In addition to having written letters of recommendation, you want to be able to provide the potential employer or hiring manager with names of those who they may contact who know of your work ethics, talents and achievements. By speaking directly with your references, the hiring manager may have the opportunity to ask questions specific and relevant to the particular position you're targeting. Because of this, it's important that you contact these references immediately following an interview, to bring them up-to-speed regarding the position in question and any particular criteria addressed in the interview. A prepared referral will provide much more enthusiastic and valuable information than one who is caught off-guard.

The information you provide to a potential employer regarding your reference contacts (in writing) should include: the referral's full name, their title (President, Owner, Manager, Producer, Program Director, Project Manager, etc.), the company they work for (ABC Corporation), their relationship to you (supervisor, employer, co-worker, mentor, professor, etc.) and a phone number or e-mail address where they may be reached.

Your references should be either current, individuals who have worked with you recently or have remained in contact with you on a regular basis and are familiar with your current career direction and achievements. Every employer or hiring manager is most interested in information that is the most current. Therefore, a referral who is familiar with your work during the most recent few years will be more valuable, from the potential employer's point of view, than a contact person whose last relevant experience with you was 10 or 15 years ago. This does not mean that you cannot include referrals who are from 10 in years in the past, but you should also include individuals who are familiar with your most recent work efforts and achievements.
What makes a good referral? A good referral addresses the personal and professional characteristics you have demonstrated in past positions or environments (relevant to the positions you are currently targeting), with a focus on the benefits or values of your contributions and efforts.
Simply put, a good referral encourages a potential employer view you as a valuable hire.

References. Everybody wants 'em, but nobody wants to give them.

If you ask most companies what kind of reference they will give on a former employee, they will probably tell you something that sounds like "name, rank and serial number only." They will verify that you worked for their organization, provide the dates that you worked there and perhaps notify how much you were making.

Now, if that same company is looking to fill your former position, you can bet they are going to try to get a lot more information than that when they do a reference check.

Welcome to the game of reference roulette. The very type of information that most companies want and need to make a good hire is the very stuff that they will not give out to someone else. Reference checking is a crap shoot, chancy at best. There are people who don't get hired because companies can't get any references on them. Others don't get hired because of a reference that said too much. Reference checking is a pain in everybody's aspirations, but it's an absolutely essential and necessary part of the process. Here are some of the things a potential employer is trying to find out when they do a reference check:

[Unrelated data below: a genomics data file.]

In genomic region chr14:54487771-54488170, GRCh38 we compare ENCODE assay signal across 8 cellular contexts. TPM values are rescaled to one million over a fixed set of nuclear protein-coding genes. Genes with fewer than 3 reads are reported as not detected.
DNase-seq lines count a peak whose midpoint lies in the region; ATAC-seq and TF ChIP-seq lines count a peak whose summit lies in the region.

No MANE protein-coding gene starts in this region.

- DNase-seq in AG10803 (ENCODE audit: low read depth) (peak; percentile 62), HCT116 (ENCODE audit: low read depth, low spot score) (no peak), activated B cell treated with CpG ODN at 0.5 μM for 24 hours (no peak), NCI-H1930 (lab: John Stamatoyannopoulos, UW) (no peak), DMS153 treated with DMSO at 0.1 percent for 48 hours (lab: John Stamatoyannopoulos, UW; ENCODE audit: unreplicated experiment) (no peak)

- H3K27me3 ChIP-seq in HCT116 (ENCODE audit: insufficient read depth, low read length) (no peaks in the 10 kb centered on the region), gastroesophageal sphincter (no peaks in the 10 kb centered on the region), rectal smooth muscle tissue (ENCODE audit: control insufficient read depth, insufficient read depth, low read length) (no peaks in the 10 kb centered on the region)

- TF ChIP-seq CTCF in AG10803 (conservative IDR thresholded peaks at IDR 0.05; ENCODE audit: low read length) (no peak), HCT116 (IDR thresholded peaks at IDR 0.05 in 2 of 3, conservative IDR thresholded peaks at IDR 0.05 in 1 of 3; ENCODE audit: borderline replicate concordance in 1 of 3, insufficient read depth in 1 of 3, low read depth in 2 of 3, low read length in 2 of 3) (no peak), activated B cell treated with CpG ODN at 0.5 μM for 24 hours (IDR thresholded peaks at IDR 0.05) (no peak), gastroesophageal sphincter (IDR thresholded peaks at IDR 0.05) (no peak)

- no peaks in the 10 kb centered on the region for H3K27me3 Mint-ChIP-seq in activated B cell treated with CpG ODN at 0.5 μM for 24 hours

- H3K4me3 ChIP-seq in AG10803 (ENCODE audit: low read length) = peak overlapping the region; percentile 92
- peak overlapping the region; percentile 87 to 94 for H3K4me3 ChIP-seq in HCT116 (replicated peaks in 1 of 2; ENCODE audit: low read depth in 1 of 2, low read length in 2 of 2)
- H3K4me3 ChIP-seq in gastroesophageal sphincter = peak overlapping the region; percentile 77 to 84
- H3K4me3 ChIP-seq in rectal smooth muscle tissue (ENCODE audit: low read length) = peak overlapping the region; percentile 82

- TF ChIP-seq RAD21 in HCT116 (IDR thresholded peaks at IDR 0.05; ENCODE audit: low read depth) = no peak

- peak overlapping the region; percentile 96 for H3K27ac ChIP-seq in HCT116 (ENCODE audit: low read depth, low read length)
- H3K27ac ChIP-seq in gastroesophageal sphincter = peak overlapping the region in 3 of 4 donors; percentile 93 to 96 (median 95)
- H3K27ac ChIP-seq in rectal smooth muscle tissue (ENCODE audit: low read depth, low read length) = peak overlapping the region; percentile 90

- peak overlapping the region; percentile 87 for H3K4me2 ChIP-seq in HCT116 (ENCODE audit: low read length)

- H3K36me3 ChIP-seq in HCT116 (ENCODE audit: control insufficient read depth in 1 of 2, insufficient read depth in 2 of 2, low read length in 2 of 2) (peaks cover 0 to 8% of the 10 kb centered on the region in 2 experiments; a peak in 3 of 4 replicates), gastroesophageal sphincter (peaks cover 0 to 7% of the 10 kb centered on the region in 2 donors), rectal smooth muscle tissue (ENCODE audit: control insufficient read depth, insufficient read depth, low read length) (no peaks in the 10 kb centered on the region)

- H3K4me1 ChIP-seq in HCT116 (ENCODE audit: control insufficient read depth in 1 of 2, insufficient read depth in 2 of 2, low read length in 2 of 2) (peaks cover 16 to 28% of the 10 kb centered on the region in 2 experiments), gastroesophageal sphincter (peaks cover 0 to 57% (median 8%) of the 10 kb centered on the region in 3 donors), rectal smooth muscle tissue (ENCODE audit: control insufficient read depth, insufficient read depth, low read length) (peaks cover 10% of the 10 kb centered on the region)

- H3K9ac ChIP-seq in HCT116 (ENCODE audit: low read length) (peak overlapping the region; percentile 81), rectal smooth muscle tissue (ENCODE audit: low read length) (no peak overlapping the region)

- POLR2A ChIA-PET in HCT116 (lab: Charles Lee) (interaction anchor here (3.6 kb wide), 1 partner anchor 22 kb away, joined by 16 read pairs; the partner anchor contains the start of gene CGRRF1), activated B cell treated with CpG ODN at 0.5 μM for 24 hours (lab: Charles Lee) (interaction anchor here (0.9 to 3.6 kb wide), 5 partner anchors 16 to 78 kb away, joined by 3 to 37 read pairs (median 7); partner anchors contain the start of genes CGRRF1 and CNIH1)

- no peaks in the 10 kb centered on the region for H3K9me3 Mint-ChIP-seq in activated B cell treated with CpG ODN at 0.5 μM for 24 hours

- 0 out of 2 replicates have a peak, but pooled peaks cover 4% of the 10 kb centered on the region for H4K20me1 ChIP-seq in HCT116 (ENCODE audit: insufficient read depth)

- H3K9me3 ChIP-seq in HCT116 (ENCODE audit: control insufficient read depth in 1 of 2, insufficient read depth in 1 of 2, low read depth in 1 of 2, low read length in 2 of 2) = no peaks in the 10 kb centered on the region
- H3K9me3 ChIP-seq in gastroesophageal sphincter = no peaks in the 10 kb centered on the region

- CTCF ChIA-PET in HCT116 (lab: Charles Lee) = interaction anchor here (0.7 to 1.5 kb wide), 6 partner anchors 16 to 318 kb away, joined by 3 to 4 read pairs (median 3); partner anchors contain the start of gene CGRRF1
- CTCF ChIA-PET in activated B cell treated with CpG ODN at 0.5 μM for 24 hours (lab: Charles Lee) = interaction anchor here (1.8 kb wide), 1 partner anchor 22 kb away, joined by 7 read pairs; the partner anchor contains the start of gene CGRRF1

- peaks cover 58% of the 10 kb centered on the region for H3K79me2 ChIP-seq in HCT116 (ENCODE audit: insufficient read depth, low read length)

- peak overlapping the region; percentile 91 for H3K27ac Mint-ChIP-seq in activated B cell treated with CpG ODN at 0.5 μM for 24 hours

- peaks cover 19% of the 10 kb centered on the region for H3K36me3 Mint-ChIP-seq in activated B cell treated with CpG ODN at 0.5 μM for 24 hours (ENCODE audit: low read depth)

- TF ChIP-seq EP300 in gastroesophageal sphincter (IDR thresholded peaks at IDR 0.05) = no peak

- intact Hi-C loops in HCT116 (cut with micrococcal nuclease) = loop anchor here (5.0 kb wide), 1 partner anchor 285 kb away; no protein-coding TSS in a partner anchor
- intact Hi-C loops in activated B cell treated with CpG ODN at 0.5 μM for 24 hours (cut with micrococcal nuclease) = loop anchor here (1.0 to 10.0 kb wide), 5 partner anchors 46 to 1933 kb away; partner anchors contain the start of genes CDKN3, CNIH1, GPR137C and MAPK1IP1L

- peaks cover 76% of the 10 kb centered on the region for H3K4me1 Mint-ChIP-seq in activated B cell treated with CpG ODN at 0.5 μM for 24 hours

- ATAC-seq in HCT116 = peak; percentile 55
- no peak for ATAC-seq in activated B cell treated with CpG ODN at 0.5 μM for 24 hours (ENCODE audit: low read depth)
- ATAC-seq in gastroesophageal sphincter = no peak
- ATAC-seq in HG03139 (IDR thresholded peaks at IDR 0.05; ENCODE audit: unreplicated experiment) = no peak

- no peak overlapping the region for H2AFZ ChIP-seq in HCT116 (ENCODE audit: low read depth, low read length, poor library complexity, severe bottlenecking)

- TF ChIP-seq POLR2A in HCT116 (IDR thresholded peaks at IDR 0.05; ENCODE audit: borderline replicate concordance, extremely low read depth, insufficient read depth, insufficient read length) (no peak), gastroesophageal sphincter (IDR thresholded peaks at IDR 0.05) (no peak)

• Fit.
    Every company has a culture and a style that is unique to its operations. Facts on a resume, or dates of employment, don't tell anyone much about how you get along with co-workers and bosses. Do you work better solo or in a team? Do you handle pressure well?
  • Legal Protection
    Hiring someone with a criminal record of violent behavior problems can open a company up for trouble with customers and co-workers. Lawsuits are also a possibility that can be avoided if these things are uncovered in the reference check.
  • The Truth, the Whole Truth
    The best estimates from resume experts say that 50 percent of all resumes contain deliberate distortions of schools never attended, degrees never obtained, dates never worked, bosses who don't exist and work that was never done by the person. References can provide a good way to validate what is being said on an employment application or in a resume.
  • Say What?
    Skilled reference checkers and interviewers can read between the lines and get to what is really meant vs. what is being said. Since many reference givers are either prepped and scripted ahead of time, or worse, not prepared at all, they can inadvertently reveal as much about a person by what they do not say, as by what they actually do say. A good reference check will pick up on this information.
Since most companies will not officially divulge this sort of information, where will it come from? Friends, co-workers, former bosses and public agencies are some likely sources. You need to know what these sources are (and are not) willing to say about you if they are in fact contacted for a reference.

Unfortunately, many job seekers do a lousy job at lining up and preparing their references. They hope or assume that the reference will say nice things about them if called by a potential employer. Since they are too embarrassed to ask what kind of things might be said about them, they leave it to chance that there will be things that will help them get the job they want. This is a risky gamble. Here is what actually happens.

The potential reference usually doesn't have a clue what to say about you. They may like you and the work they know you for but that is not enough. In the hands of a good reference checker, they might say all sorts of things that are irrelevant-if not damaging to your chances of getting a job